Louis' books have been translated into 25 different languages, including Syrian, Arabic, and Japanese, in addition to the European languages. There have been some 6 thousand editions of Fray Louis' works. In fact, it is known from tales brought back by missionaries that the Japanese version of The Sinner's Guide was one of the bulwarks that sustained the faith of the Japanese Catholics during two centuries of terrible persecution, when both in Europe and Japan, Japanese Christianity was believed dead. In 1865, when missionaries were again allowed into Japan, missionary Father Bernard Petitjean was astonished to find in the hills around Nagasaki thousands of Japanese Catholics who had kept the Faith, hidden but vital, without priests, for over 200 years! Immense was the joy of these faithful ones at once again having a Catholic priest among them. The Sinner's Guide had played a providential role in sustaining the Faith in their souls during that trying time.

The works of Fray Louis were included in the precious cargo brought to the New World by the Spanish missionaries; these missionaries even translated some of Granada's works into the native Indian languages. St. Rose of Lima, too, loved the books of Fray Louis; she had them always at hand. Her favorite was The Book of Prayer and Meditation. In one of her struggles with the devil, she protected herself by reading this book; the devil became furious, snatched the book from her, and threw it onto a rubbish heap. Rose remain unmoved, certain that the Lord would return it to her-----as indeed He did.

Other famous Catholics who have read and loved the works of Venerable Louis include St. Vincent de Paul, St. Louise de Marillac, St. Francis de Sales, Cardinal Berulle and Bossuet (all French); St. Charles Borromeo (Italian), Louis of Leon (Spanish), and the Jesuit and Barnabite Orders. St. Teresa read Louis' books and commanded her nuns to do the same. She credited The Sinner's Guide with having converted over a million souls. In some religious rules and constitutions the works of Louis were mentioned as almost obligatory spiritual reading for the novices. There was no bishop in Spain in the 17th and 18th centuries who did not eulogize, recommend, and even grant indulgences for the reading of the works of Fray Louis.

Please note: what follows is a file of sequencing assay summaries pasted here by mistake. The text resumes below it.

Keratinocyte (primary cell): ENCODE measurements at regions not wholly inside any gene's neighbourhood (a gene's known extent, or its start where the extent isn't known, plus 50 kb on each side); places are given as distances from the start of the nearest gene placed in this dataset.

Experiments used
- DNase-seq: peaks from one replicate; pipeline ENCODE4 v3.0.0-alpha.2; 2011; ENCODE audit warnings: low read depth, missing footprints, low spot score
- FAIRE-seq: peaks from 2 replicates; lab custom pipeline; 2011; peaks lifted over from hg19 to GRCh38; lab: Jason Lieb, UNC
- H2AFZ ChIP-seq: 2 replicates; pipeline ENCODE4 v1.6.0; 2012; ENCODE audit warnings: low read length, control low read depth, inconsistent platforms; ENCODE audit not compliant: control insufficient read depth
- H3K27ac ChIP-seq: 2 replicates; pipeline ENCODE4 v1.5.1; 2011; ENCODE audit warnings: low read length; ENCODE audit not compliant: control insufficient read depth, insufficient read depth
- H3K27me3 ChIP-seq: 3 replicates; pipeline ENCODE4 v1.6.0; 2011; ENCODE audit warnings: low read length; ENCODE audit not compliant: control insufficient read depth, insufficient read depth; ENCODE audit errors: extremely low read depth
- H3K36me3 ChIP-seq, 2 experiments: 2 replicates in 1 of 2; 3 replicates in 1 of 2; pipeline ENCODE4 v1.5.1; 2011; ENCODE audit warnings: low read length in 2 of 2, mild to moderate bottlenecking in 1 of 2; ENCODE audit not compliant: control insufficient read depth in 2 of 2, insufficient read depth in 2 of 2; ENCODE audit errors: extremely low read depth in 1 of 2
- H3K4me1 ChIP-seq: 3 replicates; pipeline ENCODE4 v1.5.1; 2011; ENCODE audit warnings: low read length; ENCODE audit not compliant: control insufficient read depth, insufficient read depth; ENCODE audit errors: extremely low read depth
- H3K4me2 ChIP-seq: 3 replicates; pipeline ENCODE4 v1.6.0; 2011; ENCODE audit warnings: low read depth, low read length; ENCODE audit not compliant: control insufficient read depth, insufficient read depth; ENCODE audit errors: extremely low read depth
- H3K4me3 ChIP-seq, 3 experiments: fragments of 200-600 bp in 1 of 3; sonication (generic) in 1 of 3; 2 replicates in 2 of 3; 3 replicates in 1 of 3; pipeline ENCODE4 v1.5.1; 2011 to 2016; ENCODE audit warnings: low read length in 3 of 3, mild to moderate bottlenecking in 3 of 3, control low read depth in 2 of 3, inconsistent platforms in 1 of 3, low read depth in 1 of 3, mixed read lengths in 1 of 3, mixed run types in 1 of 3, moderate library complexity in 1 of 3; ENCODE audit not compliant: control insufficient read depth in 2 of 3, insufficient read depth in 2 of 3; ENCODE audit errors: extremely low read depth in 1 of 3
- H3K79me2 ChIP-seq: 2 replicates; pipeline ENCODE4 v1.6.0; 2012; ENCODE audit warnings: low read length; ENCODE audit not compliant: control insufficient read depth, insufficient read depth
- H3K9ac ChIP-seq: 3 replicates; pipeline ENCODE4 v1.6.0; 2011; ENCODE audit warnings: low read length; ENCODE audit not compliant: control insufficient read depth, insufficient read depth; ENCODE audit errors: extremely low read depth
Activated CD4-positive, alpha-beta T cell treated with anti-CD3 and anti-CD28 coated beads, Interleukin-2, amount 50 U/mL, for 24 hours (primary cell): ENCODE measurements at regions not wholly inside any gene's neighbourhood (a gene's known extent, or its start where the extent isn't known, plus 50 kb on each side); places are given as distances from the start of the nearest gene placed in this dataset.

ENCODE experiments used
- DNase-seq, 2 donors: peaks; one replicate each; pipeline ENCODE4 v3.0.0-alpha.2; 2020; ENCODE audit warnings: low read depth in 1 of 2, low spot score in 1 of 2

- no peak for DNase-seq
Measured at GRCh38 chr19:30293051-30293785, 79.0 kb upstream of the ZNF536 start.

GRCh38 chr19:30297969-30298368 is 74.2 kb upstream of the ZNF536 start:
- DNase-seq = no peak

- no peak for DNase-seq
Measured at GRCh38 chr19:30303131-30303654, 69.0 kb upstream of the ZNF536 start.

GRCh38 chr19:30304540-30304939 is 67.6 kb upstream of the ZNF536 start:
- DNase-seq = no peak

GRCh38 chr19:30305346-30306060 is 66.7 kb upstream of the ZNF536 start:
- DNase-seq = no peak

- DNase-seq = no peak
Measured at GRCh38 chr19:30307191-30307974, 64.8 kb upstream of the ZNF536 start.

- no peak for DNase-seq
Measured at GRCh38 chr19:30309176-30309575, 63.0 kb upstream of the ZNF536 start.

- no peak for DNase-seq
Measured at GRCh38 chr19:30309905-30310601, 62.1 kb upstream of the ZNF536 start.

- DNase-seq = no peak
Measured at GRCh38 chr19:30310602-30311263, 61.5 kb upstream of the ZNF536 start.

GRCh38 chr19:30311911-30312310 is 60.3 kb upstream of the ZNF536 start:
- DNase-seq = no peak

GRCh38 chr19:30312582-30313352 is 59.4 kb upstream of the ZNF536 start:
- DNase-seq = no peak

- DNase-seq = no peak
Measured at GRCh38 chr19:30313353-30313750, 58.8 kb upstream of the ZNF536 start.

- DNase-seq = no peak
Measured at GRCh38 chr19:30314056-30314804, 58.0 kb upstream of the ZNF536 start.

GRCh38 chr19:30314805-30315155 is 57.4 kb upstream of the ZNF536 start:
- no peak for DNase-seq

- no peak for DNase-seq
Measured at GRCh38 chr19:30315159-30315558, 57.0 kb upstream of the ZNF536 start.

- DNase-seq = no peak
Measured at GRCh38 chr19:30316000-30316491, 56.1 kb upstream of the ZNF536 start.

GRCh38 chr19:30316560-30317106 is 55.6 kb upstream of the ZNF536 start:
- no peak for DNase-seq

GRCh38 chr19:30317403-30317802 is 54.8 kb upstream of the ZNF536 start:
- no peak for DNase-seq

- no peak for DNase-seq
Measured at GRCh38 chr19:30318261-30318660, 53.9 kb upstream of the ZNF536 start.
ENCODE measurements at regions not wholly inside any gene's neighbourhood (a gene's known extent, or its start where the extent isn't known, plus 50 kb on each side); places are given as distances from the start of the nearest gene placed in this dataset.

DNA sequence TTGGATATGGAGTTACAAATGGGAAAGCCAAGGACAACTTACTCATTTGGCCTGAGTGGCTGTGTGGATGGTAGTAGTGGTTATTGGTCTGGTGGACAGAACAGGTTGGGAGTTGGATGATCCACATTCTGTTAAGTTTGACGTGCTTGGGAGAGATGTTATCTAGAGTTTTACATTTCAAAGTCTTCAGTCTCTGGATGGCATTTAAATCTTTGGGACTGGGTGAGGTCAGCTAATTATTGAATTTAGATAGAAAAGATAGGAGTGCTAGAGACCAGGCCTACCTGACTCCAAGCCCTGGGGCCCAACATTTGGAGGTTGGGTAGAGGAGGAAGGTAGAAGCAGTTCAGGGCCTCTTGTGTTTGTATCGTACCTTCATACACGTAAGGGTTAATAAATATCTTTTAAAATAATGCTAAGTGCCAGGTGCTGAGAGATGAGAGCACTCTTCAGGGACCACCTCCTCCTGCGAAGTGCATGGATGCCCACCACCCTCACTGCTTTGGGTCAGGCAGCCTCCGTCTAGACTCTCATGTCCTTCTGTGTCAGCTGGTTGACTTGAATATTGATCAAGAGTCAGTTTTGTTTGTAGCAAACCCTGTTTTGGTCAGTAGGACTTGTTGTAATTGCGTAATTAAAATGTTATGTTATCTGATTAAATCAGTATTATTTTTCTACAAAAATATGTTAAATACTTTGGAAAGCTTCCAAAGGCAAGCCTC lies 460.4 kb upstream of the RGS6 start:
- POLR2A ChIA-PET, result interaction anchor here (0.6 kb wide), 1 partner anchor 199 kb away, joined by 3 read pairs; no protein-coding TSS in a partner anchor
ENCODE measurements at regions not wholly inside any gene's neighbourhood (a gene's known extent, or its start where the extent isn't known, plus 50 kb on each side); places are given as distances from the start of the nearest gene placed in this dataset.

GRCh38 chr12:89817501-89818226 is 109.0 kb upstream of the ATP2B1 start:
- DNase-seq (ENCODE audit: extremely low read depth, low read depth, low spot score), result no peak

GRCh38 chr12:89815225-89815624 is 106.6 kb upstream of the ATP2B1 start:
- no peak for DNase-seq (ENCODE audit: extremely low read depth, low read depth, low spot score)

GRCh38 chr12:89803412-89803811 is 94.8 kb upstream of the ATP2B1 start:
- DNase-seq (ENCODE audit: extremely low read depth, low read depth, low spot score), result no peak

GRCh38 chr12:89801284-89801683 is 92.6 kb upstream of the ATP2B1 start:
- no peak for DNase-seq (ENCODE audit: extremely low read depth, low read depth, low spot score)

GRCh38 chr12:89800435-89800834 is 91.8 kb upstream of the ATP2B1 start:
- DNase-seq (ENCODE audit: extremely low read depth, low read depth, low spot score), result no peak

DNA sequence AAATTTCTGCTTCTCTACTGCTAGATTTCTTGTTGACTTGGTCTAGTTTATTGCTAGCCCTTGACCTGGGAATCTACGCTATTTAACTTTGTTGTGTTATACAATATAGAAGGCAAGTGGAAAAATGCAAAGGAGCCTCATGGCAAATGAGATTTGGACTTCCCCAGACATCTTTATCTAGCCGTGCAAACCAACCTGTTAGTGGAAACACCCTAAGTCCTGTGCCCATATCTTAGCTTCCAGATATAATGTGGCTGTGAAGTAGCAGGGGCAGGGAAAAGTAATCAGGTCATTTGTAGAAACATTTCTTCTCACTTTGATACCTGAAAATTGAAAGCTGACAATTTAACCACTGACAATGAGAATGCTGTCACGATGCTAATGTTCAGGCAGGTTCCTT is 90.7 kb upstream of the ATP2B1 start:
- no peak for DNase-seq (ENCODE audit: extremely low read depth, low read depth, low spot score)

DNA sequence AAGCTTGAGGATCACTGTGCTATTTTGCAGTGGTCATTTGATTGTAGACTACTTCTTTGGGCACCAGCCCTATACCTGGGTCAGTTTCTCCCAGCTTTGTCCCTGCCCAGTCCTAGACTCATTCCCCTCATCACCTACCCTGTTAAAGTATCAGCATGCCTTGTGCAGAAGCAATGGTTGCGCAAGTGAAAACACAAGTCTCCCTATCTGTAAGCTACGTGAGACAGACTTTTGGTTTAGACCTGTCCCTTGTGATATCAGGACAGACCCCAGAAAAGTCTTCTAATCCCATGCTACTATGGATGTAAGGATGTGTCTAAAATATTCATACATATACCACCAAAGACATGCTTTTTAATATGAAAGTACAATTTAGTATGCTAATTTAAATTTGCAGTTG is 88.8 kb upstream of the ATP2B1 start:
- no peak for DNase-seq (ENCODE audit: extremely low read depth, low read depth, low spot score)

St. Francis de Sales urged a Bishop-elect of his acquaintance to read the works or Louis of Granada, and to treat them as a second breviary. He advised this man to read them slowly, beginning with The Sinner's Guide.

In Advent of 1588, when he was nearly 84 years old, Louis' health was unusually poor. Nevertheless he prayed more, fasted more, and took his discipline. In December he began to have attacks of nausea and vomiting which left him extremely weakened. By December 30 all hope for his recovery was abandoned. On December 31, 1588, in the bare and humble cell at Santo Domingo where monarchs of the world had visited him, it was obvious that Fray Louis' lamp of life was almost extinguished. With tears of joy he received the Last Sacraments. The novices knelt at the door to his cell for a last farewell. Fray Louis sensed the approach of death, and asked that they place him in his coffin. Then, at nine in the evening, he breathed his last and exchanged the counting of years for eternity.

1 posted on 02/05/2010 6:56:47 AM PST by GonzoII
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To: All

The Sinner's Guide

Chapter 1: The First Motive which Obliges us to Practice Virtue and to Serve God: His Being in Itself, and the Excellence of His Perfections
Chapter 2: The Second Motive which Obliges us to Practice Virtue and to Serve God: Gratitude for our Creation
Chapter 3. The Third Motive which Obliges us to Serve God: Gratitude for our Preservation and for the Government of His Providence
Chapter 4. The Fourth Motive which Obliges us to Practice Virtue: Gratitude for the Inestimable Benefit of our Redemption
Chapter 5. The Fifth Motive which Obliges us to Practice Virtue: Gratitude for our Justification

Chapter 6. The Sixth Motive which Obliges us to Practice Virtue: Gratitude for the Incomprehensible Benefit of Election

2 posted on 02/05/2010 6:58:01 AM PST by GonzoII (Freedom is not license.)
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To: GonzoII

Beautiful encouraging words. Thanks for sharing.

3 posted on 02/05/2010 7:22:29 AM PST by Carpe Cerevisi
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To: Carpe Cerevisi

You’re welcome.

4 posted on 02/05/2010 8:08:56 AM PST by GonzoII (Freedom is not license.)